IT should be obvious that what we need is not increased allocation of resources. The most important need is to ensure optimum utilisation of resources in each sector. It does not matter whatever the allocations for a sector if the same are not well utilised to create value or wealth.
Government spendings have much increased. The higher levels of spending have been sustained considerably with risks by resorting to lending from the public and the banks. The debt servicing liabilities on these accounts are fast climbing which makes the issue of optimum returns from public sector spending all the more significant.
Strong criticisms have been voiced about higher sectoral allocations in the Bangladesh economy and the resultant poor sectoral performance. Education, in particular, is presently enjoying a lion's share of the budget. But performance in this sector hardly shows promise. There are allegations that corruption, colossal in nature, is plaguing the education sector that makes largely ineffective drain of resources.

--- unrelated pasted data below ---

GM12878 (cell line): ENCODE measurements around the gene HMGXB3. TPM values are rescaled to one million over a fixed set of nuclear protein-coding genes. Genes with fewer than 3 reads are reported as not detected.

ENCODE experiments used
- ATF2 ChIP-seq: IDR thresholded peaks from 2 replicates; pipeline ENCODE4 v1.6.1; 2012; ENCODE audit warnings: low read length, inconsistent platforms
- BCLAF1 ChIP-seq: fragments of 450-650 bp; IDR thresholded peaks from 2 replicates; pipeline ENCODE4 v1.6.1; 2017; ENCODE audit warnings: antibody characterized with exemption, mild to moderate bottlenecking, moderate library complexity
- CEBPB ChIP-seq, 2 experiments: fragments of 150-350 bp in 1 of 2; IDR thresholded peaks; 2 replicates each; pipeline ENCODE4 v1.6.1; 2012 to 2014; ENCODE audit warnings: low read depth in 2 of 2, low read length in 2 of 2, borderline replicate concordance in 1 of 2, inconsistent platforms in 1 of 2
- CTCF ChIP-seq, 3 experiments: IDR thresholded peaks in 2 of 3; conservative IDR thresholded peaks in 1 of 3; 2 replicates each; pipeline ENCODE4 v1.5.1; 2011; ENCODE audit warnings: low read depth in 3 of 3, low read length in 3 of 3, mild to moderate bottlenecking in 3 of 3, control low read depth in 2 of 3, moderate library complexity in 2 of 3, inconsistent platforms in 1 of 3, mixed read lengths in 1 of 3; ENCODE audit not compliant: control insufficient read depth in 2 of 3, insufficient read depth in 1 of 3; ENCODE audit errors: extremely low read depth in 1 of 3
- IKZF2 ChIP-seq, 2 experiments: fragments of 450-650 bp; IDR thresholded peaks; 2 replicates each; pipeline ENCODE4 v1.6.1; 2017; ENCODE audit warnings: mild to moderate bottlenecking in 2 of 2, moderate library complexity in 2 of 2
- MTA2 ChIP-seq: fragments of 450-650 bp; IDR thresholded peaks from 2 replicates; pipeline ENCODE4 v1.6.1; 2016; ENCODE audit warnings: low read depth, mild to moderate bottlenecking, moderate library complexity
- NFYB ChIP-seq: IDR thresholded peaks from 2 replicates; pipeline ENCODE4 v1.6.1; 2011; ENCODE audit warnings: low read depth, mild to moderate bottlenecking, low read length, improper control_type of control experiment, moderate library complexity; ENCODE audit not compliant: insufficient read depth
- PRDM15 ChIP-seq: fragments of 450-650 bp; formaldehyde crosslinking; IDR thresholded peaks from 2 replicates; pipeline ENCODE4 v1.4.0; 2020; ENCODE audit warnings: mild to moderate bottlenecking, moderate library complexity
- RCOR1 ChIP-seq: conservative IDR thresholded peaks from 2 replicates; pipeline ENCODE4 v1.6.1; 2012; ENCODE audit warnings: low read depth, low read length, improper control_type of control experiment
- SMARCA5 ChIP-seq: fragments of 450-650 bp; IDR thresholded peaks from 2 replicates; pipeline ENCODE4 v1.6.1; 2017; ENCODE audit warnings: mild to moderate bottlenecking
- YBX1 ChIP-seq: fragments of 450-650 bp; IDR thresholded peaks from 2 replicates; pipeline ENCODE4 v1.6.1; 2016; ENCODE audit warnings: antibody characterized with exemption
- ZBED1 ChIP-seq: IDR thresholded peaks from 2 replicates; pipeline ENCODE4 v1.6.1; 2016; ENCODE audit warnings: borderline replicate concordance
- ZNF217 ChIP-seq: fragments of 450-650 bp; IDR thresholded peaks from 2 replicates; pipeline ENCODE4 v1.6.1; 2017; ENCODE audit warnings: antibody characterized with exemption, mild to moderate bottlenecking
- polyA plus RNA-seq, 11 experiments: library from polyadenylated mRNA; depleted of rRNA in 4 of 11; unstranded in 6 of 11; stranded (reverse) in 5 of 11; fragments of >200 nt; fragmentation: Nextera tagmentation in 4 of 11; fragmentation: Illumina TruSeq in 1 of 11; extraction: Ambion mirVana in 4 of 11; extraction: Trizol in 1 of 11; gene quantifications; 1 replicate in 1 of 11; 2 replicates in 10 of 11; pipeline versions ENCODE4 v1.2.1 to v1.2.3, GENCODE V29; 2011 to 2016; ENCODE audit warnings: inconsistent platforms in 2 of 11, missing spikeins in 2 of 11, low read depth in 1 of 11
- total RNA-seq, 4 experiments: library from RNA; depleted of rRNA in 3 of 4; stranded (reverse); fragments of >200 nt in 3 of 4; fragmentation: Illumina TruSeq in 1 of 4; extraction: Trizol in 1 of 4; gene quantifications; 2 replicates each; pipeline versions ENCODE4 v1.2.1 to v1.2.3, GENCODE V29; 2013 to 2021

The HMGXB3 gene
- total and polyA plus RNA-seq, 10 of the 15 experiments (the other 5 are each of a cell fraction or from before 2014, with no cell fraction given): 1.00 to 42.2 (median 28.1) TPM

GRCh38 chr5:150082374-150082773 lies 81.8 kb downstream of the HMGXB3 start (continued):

Similar allegations of corruption and misuse of resources are heard in relation to other sectors in varying degrees that underline that all governments in this country from now on will have to devise the ways and means of corruption-free utilisation of the taxpayers' money.